I feel a bit dumb about just how often I say on this blog “I don’t like to promote products from my own company” and then go on to do so, but heck, I guess it’s a good thing I’m so proud of a lot of the stuff people I work with are producing.
So with that said, I will now promote something from my own company because I was really taken aback at how much I dug it and don’t think it’s getting nearly the attention it deserves.
For the last several months, Marvel has been putting out a series of “Super Issues” one-shot specials; each is a 48-pager done all in black and white and made up to look like those old over-sized Hulk and Conan magazines from the 70’s. They’ve got groovy names like Rampaging Wolverine, The Indomitable Iron Man or The Savage Axe of Ares (or Shang-Chi, Master of Kung Fu—because frankly, some things can’t be improved upon). The format for each has been three short traditional comic book stories and then a fourth prose piece with bitchin’ art.
Jody LeHeup, one of the more promising young gun types to strut around the Marvel offices with menacing goatee, is the editor on these bad boys and the kid does a kick ass job assembling top flight talent and producing a really unique look at familiar characters each month in a pulp setting that really makes them shine.
I heard quite a bit of buzz on one of the more recent specials, but kept getting sidetracked from reading it; now, having digested The Mystic Hands of Doctor Strange, I do believe it’s the crown jewel of an already impressive crown.
Not too long ago, I talked about my fringe attachment to Doc Strange and how there’s much potential in the character and his trappings, but he’s such a square peg to fit in the round hole provided by typical monthly super hero comics and the Marvel Universe sometimes. It feels much of the time like Strange is a cool character who creators really want to get, but often fall just short of understanding and throw in the towel.
Well, Jody found some guys who really get Doctor Strange.
The first story is a quirky little think-piece about devil worshippers and the idea that the mentally ill can save the world and why Doctor Strange must stop them by Kieron Gillen and Frazer Irving. From there, Peter Milligan and classic Strange artist Frank Brunner weave a classic Strange yarn about the doc helping a husband literally exorcise the demons of the dead wife her tormented when she was alive. Ted McKeever writes and draws a far-out head trip about the effects of alcohol on a Sorcerer Supreme and the need for calm clarity over unfocused rage when fighting monsters. Finally, Mike Carey closes things out with a prose piece on a young Strange’s first magical duel in the Dark Dimension with Marcos Martin providing illustrations.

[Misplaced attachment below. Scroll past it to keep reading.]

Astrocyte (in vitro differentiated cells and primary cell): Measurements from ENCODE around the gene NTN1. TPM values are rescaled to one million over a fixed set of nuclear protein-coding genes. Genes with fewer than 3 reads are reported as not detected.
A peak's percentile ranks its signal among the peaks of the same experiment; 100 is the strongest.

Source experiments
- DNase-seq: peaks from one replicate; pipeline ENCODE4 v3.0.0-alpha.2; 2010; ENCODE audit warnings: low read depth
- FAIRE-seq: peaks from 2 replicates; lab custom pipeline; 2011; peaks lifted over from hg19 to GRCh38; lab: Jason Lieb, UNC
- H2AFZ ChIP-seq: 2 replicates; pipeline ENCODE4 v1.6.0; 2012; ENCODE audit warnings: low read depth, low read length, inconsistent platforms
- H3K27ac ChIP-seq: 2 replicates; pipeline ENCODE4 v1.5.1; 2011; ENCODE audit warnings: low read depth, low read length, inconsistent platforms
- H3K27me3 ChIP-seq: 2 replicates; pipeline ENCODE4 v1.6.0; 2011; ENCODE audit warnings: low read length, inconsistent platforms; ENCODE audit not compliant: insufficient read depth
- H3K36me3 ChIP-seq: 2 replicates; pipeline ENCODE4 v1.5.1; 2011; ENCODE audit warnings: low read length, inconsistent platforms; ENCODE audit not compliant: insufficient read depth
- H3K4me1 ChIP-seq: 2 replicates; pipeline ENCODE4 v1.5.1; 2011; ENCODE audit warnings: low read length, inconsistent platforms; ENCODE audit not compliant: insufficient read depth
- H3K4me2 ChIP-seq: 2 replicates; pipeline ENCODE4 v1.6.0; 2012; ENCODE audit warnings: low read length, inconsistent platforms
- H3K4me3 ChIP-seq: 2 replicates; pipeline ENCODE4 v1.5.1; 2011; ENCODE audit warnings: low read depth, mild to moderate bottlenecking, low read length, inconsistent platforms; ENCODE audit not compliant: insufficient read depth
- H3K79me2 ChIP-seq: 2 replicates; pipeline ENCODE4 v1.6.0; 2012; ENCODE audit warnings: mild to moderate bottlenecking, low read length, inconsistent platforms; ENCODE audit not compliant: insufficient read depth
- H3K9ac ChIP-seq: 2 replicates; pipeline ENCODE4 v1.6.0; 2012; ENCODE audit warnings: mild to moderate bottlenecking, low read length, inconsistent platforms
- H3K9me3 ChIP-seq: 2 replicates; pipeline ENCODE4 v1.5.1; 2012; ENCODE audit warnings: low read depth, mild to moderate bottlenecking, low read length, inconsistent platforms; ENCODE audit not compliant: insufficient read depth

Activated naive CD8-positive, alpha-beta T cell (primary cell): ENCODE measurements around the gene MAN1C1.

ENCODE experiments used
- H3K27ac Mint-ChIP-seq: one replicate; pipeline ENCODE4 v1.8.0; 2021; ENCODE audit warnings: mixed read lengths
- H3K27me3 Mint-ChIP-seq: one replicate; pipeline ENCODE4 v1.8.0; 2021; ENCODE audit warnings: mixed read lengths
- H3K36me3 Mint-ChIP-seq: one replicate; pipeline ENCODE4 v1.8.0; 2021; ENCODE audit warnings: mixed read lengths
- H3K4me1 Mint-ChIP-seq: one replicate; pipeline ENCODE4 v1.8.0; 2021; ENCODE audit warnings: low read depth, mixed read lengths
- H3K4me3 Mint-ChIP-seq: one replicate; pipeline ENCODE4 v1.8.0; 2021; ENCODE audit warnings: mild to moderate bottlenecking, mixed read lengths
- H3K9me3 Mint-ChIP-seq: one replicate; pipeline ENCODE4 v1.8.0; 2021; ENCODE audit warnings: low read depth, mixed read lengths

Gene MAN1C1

For years I’ve thought Mike Carey would be the perfect writer for Doctor Strange. Upon reflection, Kieron Gillen and Peter Milligan are equally excellent choices. Then you’ve got Frazer Irving, who was born to draw stuff like this and do it dang well, plus Frank Brunner and Marcos Martin, who have already proven they’ve mastered the mystic arts in their own way. Finally, I’m not as familiar with Ted McKeever as I’d like to be, but wow, that fella can jam!
Beyond Jody’s brilliant job of creator selection, though, it occurs to me that Doctor Strange is just such a perfect character for this type of format, and by the same token this very different presentation may be just what the character has needed for so long. Doc’s a cool guest star and occasional dues ex machina in the Marvel Universe proper, but his best solo stuff really seems to come when it’s a step removed from who Spider-Man or the Avengers are fighting. I’m not saying Strange can’t work in a book like New Avengers, but much in the way it’s nice to have a MAX Punisher book in addition to the one set in regular continuity, this is a character that could really benefit from his own off-to-the-side book.
And to be honest I really kinda love the idea of Doctor Strange short stories on a regular basis that don’t have any connection or set time frame. Not everybody may have a good long-term take on the guy, but I bet a lot of folks have that one good story they’ve been dying to tell (and certainly I wouldn’t mind seeing the guys who worked on this particular special do an encore or 50). Strange also works so well as a Cryptkeeper or Cain type who can be the narrator or gateway to this ghoulish tales we don’t get a good look at otherwise.
Anyways, I’d certainly encourage you all to check out The Mystic Hands of Doctor Strange whether you’re a fan of the character or not and also pick up whatever other Super Issues you find as they’re really pretty cool.
And Jody, when it comes time for The Heroic Helmet of Nova or Stalking Werewolf By Night, you remember who talked up your books, buddy.